Aurelia aurita (moon jelly, moon jellyfish, common jellyfish, saucer jelly) is one of a suite of more than ten morphologically nearly identical jellyfish species in the genus Aurelia. In general, it is nearly impossible to identify Aurelia medusae without genetic sampling, so most of what follows about "Aurelia aurita", should actually be considered to be information about the genus, not any particular species. The medusa is translucent, usually about 25-40 cm across, and can be recognized by its four horseshoe-shaped gonads that are easily seen through the top of the bell. It feeds by collecting medusae, plankton and mollusks with its mucusy bell nematocyst-laden tentacles and bringing the prey into its body for digestion, but is capable of only limited motion; like other jellies it primarily drifts with the current even when it is swimming.
The cosmopolitan genus Aurelia is found throughout most of the world's oceans, from the tropics to as far north as 70° latitude and as far south as 40°. (J.E. Purcell, et al. 2001). The species Aurelia aurita, whose distribution has been confirmed by Michael Dawson using genetic analysis, is found along the eastern Atlantic coast of Northern Europe and the western Atlantic coast of North America in New England and Eastern Canada. In general, Aurelia is an inshore genus that can be found in estuaries and harbors (Russell, 1953). It lives in ocean water temperatures ranging from 6 °C to 31 °C; with optimum temperatures of 9 °C to 19 °C (Rodriguez, 1996). A. aurita prefers temperate seas with consistent currents (Rodriguez, 1996). It has been found in waters with salinity as low as 3 ppt salinity, but is typically found only in water with salinity above 23 ppt.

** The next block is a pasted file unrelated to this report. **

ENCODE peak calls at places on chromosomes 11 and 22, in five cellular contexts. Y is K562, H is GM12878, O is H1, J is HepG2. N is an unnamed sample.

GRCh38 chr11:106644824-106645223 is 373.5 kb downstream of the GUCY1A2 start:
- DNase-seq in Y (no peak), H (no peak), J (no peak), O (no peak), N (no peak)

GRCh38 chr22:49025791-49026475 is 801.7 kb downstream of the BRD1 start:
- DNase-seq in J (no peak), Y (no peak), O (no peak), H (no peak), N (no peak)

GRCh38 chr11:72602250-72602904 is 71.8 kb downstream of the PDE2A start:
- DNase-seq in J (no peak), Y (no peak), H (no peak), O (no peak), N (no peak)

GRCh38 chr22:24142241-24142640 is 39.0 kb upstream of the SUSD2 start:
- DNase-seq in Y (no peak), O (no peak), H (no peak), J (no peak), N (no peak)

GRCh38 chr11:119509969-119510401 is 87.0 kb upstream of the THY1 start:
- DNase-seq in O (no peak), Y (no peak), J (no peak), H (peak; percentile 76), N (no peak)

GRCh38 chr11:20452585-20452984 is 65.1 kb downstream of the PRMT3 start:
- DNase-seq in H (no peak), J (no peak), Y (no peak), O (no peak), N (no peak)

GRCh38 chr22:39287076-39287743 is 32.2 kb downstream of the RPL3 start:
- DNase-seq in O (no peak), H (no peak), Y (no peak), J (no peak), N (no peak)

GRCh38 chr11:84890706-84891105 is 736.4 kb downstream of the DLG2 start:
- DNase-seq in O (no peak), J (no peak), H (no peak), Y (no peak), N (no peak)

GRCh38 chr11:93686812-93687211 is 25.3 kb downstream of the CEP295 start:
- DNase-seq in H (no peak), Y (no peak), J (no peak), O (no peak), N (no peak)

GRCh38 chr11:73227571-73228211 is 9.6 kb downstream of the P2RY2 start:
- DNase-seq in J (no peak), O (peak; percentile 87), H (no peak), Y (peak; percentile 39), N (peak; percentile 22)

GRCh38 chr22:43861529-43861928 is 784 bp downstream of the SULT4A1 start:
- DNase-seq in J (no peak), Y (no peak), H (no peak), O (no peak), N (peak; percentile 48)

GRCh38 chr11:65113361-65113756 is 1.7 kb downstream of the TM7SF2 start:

A. aurita and other Aurelia species feed on plankton that includes organisms such as mollusks, crustaceans, tunicate larvae, rotifers, young polychaetes, protozoans, diatoms, eggs, fish eggs, and other small organisms. Occasionally, they are also seen feeding on gelatinous zooplankton such as hydromedusae and ctenophores (Rodriguez, 1996). Both the adult medusae and larvae of Aurelia have nematocysts to capture prey and also to protect themselves from predators. The food is tied with mucus, and then it is passed down by ciliated action down into the gastrovascular cavity where digestion|digestive enzymes from serous cell break down the food. There is little known about the requirements for particular vitamins and minerals, but due to the presence of some digestive enzymes, we can deduce in general that A. aurita can process carbohydrates, proteins, and lipids (Arai, 1997).
Filtering Grid of Tentacles on the Bell Margin
Aurelia does not have respiratory parts such as gills, lungs, or trachea. Since it is a small organism, it respires by diffusing oxygen from water through the thin membrane. Within the gastrovascular cavity, low oxygenated water can be expelled and high oxygenated water can come in by ciliated action, thus increasing the diffusion of oxygen through cell (Rees, 1966). The large surface area membrane to volume ratio helps Aurelia to diffuse more oxygen and nutrients into the cells.